I noticed the buttons on your armrest, for reclining, changing in-flight music channels, etc. are very, very nice, both in ergonomics and tactile feel. Our focus group studies show that the round concave shape actually makes people feel empowered, and better about themselves. And this is coming from someone in the button business. But I'm sure you knew all of that when you had those installed. Conversely, convex buttons provide people with feelings of sensuality. We had to shut down a study with convex buttons and monkeys because they were getting too frisky. No need for that on a plane! Additionally, the strategic placement of this button, on the inside of the armrest, placed it right by my leg. This resulted in a very gradual descent into reclined position for a napping me, and the person behind me. Randall (or Phillip) had to tell me to place my seat upright when it was time to land.

Some folks like the smooth landing. To me, a little runway "bump" serves as a nice beckoning. I was napping when we were approaching, and the pilot, in his own way said "hello people, we're here!"

I have memories from when I was a kid, of a nice flight attendant giving me my "wings" on the way out. What a way of telling the world "this was my first flight." I noticed that you don't provide the wings anymore. And I thank you--I poked my young finger when I tried pinning my wings onto my bright yellow turtleneck. And don't think for a minute that my kids wouldn't have done the same thing.

All in all, I had a great time on your flights, and I wanted to thank you for the beginning and ending to a great trip. I hope to fly again soon.



Re: CR-Compliments (KMM20392625V26798L0KM)
Sent: Thu 3/05/09 8:49 PM

Dear Jerry,

RE: Case Number 7144297

Thank you for contacting Northwest Airlines. We appreciate you taking the time to share your detailed comments with us regarding the service and amenities provided to you and your family on your trip to Orlando.

We appreciate your kind comments regarding the service received from ourticket counter agent when checking in for your flight. While I apologize for any difficulty you and your family had with our company's over weight luggage policy, it pleases me to hear that our agent was friendly and polite while assisting you with this issue.

Additionally, we appreciate your comments about the change in our boarding policy. We regret any inconvenience you and your family experienced as a result. Rest assured that I will be sharing your concerns with the proper management staff for review.

I am also sorry for the discomfort you experienced due to limited space during the flight. We realize that sufficient leg room is an important consideration when customers choose an air carrier. Northwest is continually reviewing passenger comfort and making adjustments from timeto time based on customer feedback and economic justification. Please know, your comments will be shared with the leadership team responsible for Engineering Standards as we continue to make adjustments to our interior configurations.

We are pleased to know that our flight attendant on board this flight was courteous and helpful when serving you. I do apologize for the incident with the beverage cart and for any discomfort you experienced as a result. Thank you for sharing your remarks.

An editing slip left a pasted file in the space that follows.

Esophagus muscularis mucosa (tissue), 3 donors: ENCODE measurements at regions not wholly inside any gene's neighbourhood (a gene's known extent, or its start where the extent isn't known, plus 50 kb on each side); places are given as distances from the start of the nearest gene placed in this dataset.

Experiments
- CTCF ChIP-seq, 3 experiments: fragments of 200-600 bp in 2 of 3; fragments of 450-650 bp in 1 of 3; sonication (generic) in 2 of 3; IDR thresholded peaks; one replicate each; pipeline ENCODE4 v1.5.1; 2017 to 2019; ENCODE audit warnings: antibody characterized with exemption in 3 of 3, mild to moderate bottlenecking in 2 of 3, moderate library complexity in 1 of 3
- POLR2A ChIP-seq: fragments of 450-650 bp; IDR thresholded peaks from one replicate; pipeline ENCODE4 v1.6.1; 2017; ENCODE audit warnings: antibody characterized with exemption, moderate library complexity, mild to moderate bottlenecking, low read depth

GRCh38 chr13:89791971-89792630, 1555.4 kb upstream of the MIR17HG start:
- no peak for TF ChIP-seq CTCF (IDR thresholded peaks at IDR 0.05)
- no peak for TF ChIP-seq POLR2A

Furthermore, I am deeply sorry there was no meal service or movie scheduled on Flight NW0426. Passenger comments like yours are critical in evaluating our food service and our future course of action is based on feedback like you have provided. We also regret your disappointment with the discontinuance of complimentary tidbits on our flights. We are attempting to rationalize our product offering within the context of thecurrent fare environment. This is not an easy decision for us to make.

Finally, I would like to apologize that your children did not receive their wings upon completion of their first flight. While I am unable to offer you and explanation to why they were not offered, please except mysincere apology in this matter. I also have taken the liberty of sending a pair of wings for each of the travelers listed on your travel record. Be assured, for safety reasons we no longer use pins with our wings.

I hope I have been able to address any concerns you have about our service. I want to thank you, again, for sharing your comments with us.

We appreciate your interest in Northwest.

Customer Care
Northwest/KLM/Delta Air Lines


  1. I believe that your letter was actually read as per the response you received. Of course, there is still the same template for each paragraph: thank you, address specific issue, assure you your concerns will be sent to the proper department. But in a way, that predicability is reassuring, wouldn't you agree?

  2. sAm,

    Reassuring like seeing my luggage come safely down the ramp at baggage claim. I actually liked, and was impressed with Northwest's response. Very thorough. They also sent me a bagful of "Wings" for the kids. So often now, it's either the form letter, or the form letter with a tiny bit of personalization. Thanks!

  3. I laughed so hard at the restroom "Yellow" sign. I really do think it needs one! I had to leave the room twice I couldn't stop laughing!